Sara McLaughlin, MD, professor of Surgery, Mayo Clinic, discusses the frequency that lymphedema appears in patients with breast cancer and addresses the complications in identifying this after her presentation at the Lynn Sage Breast Cancer Symposium.
Sara McLaughlin, MD, professor of surgery, Mayo Clinic, discusses the frequency that lymphedema appears in patients with breast cancer, as well as addresses the complications in identifying the condition following her presentation at the 2018 Lynn Sage Breast Cancer Symposium.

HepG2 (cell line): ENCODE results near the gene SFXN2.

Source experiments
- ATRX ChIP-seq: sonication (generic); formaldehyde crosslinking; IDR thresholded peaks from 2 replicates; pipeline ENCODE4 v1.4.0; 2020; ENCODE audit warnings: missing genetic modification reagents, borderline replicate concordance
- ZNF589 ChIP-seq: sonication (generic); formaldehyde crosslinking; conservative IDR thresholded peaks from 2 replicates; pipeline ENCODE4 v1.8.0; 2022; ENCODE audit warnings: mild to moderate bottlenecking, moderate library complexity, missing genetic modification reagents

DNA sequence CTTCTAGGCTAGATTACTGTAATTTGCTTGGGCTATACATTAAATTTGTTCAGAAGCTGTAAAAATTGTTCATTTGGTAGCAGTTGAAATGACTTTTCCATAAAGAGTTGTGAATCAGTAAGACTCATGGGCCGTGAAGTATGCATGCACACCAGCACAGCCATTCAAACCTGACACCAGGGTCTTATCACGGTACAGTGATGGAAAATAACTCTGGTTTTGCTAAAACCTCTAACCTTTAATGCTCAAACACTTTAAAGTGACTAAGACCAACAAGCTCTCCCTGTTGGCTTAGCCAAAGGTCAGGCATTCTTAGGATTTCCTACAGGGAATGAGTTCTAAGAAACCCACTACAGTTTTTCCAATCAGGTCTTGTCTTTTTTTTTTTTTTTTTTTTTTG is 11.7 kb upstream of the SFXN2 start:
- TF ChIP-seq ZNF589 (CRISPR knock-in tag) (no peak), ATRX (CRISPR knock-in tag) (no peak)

McLaughlin says their estimations are that 5% of women with a sentinel node biopsy and 20% of women with an axillary node dissection experience lymphedema. This also increases when compound radiation is added to an axillary procedure. In these cases, the rates of lymphedema can nearly double, she explains.
According to McLaughlin, lymphedema may be more common than is currently known in the field. This is because lymphedema does not develop until 3 to 5 years following their treatment. Moreover, most studies do not follow patients this far out, meaning it can often go unreported.